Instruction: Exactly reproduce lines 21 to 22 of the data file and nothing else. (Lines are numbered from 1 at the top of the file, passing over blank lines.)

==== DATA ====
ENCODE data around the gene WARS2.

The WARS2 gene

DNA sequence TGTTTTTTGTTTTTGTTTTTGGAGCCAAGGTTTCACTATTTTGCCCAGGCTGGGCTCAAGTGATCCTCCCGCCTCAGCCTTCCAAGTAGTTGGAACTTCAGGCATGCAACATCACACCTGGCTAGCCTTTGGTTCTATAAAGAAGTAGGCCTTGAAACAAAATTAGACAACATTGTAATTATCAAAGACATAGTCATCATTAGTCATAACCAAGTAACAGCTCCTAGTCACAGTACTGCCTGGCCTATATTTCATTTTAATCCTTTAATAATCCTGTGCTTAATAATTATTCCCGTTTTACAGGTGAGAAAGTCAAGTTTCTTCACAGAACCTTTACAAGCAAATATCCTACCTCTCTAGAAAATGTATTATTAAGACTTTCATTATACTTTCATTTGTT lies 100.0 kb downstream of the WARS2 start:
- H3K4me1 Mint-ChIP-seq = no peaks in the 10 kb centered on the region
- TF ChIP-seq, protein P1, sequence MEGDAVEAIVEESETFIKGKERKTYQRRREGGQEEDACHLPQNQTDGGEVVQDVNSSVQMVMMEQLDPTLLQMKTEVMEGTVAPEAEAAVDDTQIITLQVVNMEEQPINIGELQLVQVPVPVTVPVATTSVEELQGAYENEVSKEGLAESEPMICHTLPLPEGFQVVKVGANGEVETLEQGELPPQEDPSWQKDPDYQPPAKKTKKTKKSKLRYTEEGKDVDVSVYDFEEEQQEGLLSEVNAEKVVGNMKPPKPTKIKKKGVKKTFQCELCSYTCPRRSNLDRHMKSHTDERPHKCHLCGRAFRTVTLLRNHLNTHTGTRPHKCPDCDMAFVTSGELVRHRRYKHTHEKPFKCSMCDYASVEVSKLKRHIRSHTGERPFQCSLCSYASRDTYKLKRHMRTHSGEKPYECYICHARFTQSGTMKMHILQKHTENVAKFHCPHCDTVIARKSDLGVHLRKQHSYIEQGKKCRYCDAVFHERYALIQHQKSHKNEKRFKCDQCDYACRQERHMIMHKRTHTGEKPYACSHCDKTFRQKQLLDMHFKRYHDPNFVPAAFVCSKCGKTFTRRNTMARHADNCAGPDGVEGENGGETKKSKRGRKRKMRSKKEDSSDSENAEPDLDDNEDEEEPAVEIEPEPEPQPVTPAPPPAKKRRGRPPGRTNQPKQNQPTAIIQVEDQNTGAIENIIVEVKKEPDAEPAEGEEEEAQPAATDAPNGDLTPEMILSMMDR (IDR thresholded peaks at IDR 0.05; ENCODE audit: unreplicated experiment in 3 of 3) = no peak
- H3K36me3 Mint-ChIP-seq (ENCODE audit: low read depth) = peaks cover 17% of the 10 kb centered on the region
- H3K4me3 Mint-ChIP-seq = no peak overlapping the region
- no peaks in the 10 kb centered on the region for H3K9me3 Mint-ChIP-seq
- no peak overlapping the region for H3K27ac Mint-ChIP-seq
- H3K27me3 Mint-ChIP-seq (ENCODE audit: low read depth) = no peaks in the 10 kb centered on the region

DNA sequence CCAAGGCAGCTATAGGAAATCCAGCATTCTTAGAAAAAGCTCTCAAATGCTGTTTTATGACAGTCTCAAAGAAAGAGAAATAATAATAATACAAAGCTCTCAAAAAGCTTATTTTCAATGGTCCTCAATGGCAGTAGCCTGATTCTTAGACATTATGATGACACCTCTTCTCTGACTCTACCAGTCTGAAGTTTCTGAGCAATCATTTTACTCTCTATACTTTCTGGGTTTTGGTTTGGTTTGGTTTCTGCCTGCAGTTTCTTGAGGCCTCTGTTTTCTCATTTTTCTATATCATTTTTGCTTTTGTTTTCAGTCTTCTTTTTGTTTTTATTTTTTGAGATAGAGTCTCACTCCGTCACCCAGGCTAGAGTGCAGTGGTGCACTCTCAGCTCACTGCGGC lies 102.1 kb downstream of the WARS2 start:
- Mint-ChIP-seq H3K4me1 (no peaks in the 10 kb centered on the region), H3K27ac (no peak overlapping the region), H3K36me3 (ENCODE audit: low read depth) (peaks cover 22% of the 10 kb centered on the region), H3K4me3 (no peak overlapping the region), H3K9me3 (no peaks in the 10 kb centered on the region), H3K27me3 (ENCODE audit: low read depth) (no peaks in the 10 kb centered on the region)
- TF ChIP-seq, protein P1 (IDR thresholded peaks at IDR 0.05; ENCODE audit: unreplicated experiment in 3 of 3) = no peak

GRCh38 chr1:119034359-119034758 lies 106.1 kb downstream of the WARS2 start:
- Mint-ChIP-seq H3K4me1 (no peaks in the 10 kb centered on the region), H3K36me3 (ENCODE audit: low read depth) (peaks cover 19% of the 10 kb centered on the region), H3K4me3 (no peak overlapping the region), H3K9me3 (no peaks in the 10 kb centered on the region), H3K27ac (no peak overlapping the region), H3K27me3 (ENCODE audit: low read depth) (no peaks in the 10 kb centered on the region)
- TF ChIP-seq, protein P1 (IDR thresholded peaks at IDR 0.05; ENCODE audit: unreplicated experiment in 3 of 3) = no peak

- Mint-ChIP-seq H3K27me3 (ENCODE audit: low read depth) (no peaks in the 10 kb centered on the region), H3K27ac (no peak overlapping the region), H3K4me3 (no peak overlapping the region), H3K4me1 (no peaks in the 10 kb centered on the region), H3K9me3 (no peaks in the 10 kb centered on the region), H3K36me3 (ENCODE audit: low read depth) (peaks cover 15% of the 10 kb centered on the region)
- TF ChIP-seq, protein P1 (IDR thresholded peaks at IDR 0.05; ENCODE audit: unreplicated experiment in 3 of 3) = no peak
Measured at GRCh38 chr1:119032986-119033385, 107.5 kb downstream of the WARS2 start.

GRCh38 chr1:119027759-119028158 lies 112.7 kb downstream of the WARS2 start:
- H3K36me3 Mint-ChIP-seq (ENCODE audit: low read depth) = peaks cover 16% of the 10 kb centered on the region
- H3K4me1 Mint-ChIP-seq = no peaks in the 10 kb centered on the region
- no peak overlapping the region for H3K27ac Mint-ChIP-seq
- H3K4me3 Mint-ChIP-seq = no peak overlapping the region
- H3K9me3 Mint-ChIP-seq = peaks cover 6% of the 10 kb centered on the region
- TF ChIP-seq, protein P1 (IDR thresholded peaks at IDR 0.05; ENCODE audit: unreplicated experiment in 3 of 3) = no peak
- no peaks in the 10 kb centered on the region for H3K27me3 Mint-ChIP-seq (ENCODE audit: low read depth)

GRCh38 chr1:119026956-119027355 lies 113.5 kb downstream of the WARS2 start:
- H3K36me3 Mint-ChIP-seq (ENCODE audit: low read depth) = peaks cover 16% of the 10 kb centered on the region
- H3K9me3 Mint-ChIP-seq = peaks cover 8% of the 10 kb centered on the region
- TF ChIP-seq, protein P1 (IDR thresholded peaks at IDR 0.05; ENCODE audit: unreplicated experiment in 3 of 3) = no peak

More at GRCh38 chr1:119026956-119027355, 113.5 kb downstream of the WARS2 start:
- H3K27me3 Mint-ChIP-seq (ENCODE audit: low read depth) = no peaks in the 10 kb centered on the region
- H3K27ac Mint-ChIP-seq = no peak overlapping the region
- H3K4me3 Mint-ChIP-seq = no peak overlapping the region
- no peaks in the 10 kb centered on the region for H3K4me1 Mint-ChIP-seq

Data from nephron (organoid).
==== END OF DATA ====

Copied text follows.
- H3K36me3 Mint-ChIP-seq (ENCODE audit: low read depth) = peaks cover 16% of the 10 kb centered on the region
- H3K4me1 Mint-ChIP-seq = no peaks in the 10 kb centered on the region